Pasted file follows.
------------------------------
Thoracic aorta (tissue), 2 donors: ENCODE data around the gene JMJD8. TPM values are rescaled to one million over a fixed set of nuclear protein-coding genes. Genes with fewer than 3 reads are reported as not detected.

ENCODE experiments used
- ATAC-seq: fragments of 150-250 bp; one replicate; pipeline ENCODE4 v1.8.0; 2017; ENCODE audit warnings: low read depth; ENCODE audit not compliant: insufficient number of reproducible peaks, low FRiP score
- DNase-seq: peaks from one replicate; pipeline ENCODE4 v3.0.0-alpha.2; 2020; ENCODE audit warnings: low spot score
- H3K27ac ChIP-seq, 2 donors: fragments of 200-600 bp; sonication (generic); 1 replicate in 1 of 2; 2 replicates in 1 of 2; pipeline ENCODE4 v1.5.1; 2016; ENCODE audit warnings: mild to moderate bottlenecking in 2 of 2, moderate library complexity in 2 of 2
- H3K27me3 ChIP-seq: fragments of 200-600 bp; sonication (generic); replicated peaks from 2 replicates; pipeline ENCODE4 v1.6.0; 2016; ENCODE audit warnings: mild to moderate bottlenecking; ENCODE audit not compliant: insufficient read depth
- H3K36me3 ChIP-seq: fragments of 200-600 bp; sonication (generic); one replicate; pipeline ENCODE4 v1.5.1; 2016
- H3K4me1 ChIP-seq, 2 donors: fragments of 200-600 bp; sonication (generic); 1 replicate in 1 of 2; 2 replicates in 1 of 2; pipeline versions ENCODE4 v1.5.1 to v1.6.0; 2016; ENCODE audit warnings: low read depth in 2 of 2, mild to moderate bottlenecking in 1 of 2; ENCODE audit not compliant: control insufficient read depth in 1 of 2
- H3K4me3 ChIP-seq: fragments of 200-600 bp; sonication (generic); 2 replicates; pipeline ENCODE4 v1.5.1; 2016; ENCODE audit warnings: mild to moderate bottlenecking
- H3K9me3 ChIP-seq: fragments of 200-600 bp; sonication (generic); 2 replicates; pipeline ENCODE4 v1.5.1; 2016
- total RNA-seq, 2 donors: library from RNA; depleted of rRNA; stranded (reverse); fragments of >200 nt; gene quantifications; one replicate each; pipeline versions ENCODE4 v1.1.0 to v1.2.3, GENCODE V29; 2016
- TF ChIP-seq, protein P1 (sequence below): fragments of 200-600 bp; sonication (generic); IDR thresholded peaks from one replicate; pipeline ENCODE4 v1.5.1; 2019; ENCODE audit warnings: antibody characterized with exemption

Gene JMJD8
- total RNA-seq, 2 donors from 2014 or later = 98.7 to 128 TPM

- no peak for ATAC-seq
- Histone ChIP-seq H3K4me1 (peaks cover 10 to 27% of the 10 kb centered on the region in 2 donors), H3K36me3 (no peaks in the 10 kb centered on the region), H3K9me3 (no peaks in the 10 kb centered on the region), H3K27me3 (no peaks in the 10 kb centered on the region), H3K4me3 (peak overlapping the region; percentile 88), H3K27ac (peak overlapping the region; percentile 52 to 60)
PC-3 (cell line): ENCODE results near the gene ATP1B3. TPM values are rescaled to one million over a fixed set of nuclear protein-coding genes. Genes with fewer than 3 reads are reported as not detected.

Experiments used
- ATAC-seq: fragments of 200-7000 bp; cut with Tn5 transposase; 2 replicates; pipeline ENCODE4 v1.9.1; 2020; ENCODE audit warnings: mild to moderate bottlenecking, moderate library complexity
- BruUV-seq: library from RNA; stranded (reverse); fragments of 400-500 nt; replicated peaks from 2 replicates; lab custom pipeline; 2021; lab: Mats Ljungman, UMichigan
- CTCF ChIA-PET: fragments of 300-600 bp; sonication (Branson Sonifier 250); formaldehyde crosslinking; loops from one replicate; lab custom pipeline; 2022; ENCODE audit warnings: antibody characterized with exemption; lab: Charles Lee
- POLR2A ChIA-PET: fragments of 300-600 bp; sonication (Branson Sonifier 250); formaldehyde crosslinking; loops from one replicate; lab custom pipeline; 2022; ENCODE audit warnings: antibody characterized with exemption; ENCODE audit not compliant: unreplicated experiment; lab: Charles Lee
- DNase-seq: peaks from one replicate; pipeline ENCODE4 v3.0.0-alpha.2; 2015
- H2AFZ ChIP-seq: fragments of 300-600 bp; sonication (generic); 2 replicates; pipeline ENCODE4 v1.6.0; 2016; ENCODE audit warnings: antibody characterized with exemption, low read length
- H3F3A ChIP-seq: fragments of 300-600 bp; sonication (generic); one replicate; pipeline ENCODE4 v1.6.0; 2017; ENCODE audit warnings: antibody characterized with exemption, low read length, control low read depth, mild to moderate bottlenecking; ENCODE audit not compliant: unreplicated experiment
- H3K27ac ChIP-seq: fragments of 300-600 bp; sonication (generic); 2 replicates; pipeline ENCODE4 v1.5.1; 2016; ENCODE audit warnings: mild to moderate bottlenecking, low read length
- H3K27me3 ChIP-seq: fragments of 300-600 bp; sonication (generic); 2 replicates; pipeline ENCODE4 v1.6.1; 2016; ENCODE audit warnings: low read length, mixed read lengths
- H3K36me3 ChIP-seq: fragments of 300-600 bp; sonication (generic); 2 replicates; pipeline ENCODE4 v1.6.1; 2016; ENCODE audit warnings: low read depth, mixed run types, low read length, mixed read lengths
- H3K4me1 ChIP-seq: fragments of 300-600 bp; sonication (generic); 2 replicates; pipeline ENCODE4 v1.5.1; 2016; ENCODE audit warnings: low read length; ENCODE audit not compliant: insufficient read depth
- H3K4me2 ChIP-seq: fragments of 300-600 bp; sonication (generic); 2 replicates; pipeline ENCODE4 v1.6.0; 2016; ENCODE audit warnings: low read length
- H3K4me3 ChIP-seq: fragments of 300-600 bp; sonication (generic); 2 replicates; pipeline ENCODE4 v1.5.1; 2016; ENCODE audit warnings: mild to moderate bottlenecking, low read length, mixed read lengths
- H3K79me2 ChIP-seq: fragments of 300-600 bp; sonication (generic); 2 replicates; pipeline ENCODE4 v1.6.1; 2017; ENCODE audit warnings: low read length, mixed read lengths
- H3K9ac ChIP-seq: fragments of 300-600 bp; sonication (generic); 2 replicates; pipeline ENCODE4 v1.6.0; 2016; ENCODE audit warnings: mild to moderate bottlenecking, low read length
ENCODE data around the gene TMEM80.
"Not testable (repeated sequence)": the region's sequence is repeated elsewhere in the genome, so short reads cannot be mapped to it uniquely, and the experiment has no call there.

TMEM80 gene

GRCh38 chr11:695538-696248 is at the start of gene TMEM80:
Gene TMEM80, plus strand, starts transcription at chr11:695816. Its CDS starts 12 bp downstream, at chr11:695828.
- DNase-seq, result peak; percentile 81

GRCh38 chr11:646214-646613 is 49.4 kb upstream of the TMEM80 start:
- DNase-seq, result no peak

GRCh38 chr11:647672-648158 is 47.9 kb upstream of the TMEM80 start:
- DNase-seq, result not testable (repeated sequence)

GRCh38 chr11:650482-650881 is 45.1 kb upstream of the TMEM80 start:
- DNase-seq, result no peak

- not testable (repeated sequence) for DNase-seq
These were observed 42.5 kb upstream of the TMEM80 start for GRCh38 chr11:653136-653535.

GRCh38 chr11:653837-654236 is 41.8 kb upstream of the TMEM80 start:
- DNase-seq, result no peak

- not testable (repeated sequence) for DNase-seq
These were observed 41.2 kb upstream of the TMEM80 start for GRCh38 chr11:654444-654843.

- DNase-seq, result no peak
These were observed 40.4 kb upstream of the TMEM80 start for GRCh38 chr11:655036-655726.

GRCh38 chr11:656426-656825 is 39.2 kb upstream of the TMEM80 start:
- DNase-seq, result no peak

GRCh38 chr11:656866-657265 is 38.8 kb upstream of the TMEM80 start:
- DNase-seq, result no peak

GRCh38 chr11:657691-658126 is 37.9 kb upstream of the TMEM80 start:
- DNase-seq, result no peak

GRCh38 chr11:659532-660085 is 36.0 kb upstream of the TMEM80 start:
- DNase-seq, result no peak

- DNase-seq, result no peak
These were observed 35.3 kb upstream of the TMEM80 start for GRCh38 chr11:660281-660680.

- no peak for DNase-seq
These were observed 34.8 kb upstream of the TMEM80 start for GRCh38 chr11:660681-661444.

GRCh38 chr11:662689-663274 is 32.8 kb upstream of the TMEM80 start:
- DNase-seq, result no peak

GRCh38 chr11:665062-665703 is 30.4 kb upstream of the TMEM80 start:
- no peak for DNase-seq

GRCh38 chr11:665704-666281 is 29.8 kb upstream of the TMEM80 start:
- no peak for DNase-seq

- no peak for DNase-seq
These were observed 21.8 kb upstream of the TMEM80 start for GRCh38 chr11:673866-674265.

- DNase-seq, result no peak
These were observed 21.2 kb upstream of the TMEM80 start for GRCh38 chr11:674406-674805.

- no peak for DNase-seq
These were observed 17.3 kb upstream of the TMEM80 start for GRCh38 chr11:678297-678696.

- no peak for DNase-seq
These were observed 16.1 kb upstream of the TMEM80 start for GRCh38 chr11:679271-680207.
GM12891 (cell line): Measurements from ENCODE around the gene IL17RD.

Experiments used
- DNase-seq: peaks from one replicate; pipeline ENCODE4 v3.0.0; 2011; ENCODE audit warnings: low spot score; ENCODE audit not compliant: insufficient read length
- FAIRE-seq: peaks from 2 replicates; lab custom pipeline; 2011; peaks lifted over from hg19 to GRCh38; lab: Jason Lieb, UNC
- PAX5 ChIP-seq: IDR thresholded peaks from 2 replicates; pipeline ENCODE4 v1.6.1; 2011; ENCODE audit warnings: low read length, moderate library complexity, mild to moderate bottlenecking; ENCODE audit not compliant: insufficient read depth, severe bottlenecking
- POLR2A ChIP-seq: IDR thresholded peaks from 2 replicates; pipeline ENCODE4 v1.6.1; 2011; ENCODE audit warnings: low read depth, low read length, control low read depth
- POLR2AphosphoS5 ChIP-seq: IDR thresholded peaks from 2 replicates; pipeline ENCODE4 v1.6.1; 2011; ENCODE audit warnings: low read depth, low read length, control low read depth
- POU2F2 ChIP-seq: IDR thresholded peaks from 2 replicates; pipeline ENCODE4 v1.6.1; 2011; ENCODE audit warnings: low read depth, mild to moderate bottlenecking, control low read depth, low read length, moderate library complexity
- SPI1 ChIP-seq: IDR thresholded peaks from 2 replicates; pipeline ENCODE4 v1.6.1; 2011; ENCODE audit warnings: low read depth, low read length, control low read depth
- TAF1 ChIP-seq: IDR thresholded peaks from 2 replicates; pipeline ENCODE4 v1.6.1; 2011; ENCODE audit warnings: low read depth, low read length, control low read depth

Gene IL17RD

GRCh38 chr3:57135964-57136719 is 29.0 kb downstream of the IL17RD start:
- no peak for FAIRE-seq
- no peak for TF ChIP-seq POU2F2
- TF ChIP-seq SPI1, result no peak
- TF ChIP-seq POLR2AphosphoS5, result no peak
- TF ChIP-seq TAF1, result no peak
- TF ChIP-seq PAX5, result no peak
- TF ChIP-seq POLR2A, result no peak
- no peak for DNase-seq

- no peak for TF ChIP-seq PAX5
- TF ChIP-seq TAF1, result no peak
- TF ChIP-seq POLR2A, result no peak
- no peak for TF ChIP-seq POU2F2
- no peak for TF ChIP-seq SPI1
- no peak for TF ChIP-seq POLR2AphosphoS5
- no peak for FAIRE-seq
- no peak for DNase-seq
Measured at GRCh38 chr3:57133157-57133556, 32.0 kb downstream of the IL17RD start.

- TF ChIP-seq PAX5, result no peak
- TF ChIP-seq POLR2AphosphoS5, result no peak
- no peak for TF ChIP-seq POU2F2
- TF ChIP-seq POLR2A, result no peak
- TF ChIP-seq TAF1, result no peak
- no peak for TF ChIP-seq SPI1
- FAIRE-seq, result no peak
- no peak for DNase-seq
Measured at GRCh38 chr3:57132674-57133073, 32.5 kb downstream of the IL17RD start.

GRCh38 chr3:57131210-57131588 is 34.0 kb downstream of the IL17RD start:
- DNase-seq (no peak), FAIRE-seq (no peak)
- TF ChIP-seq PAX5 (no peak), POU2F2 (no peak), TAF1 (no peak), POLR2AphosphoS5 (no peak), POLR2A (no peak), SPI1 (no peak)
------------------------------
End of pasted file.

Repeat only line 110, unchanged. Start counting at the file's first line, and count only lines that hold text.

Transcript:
- TF ChIP-seq POLR2AphosphoS5, result no peak